Chapter
Head injury remains a major cause of death in traumatic deaths [1-4] and in medico-legal cases is one of the most difficult areas in interpretation of, not only the mode of injury, but also such issues as timing of injury and significance to the cause of death.
Chapter
Physical child abuse is as old as documented civilisation. King Solomon adjures us that “he that loveth his son chastiseth him betimes” [1]. One suspects that many more children suffer physical assault entirely devoid of any such good intention.There are references to the practice in Nordic folk songs and Irish ballads [2]. For an account of the history of child abuse over several centuries, see De Mause [3]. Mrs Brownrigg “whipped two female apprentices to death” [4]
Article
If murder cannot be proved, the conviction cannot be safe. In a criminal case, it is simply not enough to be able to establish even a high probability of guilt. Unless we are sure of guilt the dreadful possibility always remains that a mother, already brutally scarred by the unexplained death or deaths of her babies, may find herself in prison for life for killing them when she should not be there at all. In our community, and in any civilised community, that is abhorrent.
Article
Abusive head trauma (AHT) (e.g. shaken baby syndrome) is the leading cause of death from child abuse. Proper diagnosis of AHT is critical; if AHT is not identified, children can be inadvertently returned to a violent environment where they can be re-injured or killed. The intensivist plays a critical role in the identification, evaluation, and treatment of AHT. This chapter will focus on the clinical presentation of AHT, the medical evaluation for cranial and non-cranial injuries in cases of suspected AHT as well as the management and treatment of AHT with a focus on the differences between management of children with AHT vs. non-abusive TBI. Current data related to the mechanism of injury and pathophysiology of AHT will also be discussed. Finally, issues related to mandated reporting and legal proceedings related to AHT cases will be discussed as will the role of the intensivist in all of the above.
Chapter
Shaken baby syndrome (SBS) is defined by the presence of a triad of findings (subdural hemorrhage [SDH], retinal hemorrhages [RH], and hypoxic-ischemic encephalopathy [HIE]) in the absence of scalp and/or skull fracture that indicate head injury in an infant or young child caused by violent shaking. While some authorities accept the triad as diagnostic of SBS, there is some skepticism by other experts, creating some controversy. The core evidence shows that shaking alone is not as frequently fatal as are blunt impacts of the head. It is apparent that, in some instances, shaking itself can cause fatal head injury. Although short falls rarely cause fatal head injury with the triad, an overlap between the clinicopathological findings of SBS and short falls can be seen, which sometimes seems inseparable. In the majority of accidental and nonaccidental fatal head injury cases studied, the infants became immediately unconscious at the time of incident. If not immediately unconscious, only a brief lucid interval with symptoms is present followed by progressive deterioration. Subject to few exceptions, the majority of infants who acutely collapse with the triad have a head injury. Therefore, it is important for the forensic pathologist to keep an open mind, acknowledging the existence of both traumatic and non-traumatic causes of the triad, in the differential diagnosis. Although many sources indicate that shaking causes characteristic RH, there is also contrary evidence showing that so-called characteristic RH can have causes other than shaking. Due to such persistent controversies, there is no uniform consensus on the reliability of diagnosing SBS simply from the presence of RH.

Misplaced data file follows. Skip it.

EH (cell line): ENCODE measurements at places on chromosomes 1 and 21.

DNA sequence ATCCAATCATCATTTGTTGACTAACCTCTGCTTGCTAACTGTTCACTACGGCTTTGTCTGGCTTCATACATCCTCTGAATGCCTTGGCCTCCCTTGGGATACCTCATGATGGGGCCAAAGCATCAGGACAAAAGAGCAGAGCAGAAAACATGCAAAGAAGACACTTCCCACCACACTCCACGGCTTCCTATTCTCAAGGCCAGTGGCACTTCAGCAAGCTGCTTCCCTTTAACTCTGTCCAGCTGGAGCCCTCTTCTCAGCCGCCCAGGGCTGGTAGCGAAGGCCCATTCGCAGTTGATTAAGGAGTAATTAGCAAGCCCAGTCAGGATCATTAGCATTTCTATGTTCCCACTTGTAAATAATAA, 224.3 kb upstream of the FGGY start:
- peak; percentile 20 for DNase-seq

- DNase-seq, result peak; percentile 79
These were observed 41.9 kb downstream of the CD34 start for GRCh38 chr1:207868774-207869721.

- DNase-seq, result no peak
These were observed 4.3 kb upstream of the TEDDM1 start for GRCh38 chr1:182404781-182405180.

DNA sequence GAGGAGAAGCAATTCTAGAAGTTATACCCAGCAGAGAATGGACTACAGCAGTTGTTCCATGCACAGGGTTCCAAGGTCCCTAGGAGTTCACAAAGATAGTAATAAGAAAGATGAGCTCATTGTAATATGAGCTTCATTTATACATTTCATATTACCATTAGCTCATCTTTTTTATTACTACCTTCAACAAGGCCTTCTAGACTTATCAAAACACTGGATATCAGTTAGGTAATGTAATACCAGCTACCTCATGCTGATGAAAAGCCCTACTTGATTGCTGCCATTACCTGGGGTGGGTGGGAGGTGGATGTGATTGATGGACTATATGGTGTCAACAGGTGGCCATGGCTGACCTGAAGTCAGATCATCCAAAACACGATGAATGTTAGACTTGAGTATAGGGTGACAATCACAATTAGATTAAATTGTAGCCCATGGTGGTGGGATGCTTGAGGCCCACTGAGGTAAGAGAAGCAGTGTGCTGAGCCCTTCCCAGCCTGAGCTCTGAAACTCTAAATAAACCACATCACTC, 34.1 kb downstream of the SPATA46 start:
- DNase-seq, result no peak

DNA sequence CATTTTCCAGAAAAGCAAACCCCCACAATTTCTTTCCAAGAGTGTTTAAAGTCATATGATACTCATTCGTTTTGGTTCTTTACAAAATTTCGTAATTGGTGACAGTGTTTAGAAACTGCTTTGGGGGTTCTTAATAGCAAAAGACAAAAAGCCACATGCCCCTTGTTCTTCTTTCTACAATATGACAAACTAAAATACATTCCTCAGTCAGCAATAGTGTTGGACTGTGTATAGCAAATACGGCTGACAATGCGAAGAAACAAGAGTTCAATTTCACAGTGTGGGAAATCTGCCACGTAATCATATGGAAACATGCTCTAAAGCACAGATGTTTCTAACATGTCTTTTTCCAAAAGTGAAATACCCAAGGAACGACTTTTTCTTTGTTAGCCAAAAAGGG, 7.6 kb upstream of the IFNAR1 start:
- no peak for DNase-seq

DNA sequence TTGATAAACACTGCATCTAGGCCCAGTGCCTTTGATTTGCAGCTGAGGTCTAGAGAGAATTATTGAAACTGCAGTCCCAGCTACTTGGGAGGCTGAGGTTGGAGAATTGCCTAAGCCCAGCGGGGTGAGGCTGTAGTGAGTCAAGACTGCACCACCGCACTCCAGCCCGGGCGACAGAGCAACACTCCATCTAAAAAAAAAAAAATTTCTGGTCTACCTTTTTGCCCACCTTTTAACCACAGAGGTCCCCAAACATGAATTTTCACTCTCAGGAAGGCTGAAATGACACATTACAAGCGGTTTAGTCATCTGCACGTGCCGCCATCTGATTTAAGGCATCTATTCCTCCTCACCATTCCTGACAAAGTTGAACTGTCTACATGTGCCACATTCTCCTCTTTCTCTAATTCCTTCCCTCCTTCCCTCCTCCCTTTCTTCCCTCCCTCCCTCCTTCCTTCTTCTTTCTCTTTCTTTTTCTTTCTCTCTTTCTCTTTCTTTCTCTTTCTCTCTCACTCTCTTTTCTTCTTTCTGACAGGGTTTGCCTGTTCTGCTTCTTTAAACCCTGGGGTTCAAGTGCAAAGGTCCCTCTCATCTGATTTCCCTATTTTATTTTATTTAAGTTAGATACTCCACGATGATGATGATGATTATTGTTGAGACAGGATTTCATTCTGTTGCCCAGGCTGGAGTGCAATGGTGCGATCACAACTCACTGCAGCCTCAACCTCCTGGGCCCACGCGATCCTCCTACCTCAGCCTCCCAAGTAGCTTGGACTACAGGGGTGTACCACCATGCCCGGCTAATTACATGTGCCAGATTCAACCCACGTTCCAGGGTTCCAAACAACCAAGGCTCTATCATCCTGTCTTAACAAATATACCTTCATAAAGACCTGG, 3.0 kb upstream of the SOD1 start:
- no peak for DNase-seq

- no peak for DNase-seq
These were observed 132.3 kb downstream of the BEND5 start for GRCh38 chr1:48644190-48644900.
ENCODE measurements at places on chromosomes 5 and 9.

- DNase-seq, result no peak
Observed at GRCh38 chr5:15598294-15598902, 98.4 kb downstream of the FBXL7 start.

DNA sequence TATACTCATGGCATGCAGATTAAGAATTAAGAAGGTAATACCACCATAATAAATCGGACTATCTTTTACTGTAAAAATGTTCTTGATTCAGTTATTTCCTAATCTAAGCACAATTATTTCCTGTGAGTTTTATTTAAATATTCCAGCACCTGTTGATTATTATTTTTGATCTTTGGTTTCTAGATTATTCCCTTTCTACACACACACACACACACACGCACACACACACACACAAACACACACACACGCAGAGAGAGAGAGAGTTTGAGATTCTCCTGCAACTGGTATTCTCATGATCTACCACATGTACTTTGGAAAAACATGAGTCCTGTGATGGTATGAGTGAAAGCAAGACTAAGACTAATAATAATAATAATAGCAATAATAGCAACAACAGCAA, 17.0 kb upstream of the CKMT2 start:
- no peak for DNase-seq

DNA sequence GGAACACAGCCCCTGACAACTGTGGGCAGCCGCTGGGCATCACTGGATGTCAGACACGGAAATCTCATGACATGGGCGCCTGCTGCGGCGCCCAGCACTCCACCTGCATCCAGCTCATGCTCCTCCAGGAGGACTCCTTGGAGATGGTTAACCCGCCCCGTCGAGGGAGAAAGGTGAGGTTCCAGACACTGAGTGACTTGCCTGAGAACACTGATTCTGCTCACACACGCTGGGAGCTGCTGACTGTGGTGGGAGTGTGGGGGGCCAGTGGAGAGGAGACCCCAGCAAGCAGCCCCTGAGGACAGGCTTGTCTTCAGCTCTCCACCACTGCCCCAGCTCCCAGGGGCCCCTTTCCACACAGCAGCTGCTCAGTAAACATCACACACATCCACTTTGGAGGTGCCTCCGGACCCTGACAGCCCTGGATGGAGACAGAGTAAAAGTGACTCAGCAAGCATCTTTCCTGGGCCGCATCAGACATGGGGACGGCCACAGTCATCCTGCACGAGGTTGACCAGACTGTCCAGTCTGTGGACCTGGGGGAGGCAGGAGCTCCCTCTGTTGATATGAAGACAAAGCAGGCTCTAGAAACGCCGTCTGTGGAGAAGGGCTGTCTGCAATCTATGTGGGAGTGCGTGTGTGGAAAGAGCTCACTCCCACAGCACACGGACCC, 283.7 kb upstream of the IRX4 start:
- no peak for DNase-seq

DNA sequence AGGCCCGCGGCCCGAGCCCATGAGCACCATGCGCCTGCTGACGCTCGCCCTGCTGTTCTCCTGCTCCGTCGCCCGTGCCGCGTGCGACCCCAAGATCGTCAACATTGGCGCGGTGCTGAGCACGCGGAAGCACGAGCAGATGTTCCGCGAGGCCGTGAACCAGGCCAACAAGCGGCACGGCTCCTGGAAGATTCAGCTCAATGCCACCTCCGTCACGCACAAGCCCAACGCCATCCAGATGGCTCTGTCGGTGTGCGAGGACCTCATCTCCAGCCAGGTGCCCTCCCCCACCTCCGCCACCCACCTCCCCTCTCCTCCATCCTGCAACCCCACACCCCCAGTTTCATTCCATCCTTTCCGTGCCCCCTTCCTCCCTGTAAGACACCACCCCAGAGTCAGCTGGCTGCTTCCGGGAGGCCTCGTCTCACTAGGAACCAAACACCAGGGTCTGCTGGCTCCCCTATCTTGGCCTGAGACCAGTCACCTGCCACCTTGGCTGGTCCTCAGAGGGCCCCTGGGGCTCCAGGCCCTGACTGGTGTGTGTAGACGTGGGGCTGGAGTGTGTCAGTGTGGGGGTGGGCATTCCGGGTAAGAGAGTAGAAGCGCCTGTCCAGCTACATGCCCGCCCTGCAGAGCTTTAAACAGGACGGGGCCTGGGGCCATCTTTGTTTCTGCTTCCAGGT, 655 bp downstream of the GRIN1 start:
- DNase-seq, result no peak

Chapter
Aufgrund des Erfahrungsschatzes in der Erhebung, Protokollierung und Dokumentation von Verletzungsbefunden sind Rechtsmediziner seit altersher auch mit der Untersuchung Lebender nach rechtserheblichen Körperverletzungen befasst (Beweismittelsicherung am Lebenden), damit sich entsprechend erhobene Befunde und ihre Beurteilung im weiteren Verfahrensablauf als tragfähig erweisen. Das rechtsmedizinische Untersuchungsspektrum inkl. Asservation nach Sexualdelikten ist weitgehend normiert. Bei Kindesmisshandlung steht die Abgrenzung von häufig behaupteten akzidentellen Verletzungen im Vordergrund. Selbstbeschädigungen weisen typische Verletzungscharakteristika auf. In den letzten Jahren spielt die forensische Altersdiagnostik bei Lebenden eine zunehmende Rolle. Aufgabe eines Altersgutachtens ist eine Aussage zum chronologischen Alter aufgrund des physischen Entwicklungszustandes eines Individuums, welcher als biologisches Alter bezeichnet wird.